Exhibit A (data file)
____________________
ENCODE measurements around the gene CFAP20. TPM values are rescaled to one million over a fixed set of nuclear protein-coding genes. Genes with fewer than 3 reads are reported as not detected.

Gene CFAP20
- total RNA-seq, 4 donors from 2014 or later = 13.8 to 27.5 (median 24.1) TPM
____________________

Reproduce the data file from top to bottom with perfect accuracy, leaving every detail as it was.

ENCODE measurements around the gene CFAP20. TPM values are rescaled to one million over a fixed set of nuclear protein-coding genes. Genes with fewer than 3 reads are reported as not detected.

Gene CFAP20
- total RNA-seq, 4 donors from 2014 or later = 13.8 to 27.5 (median 24.1) TPM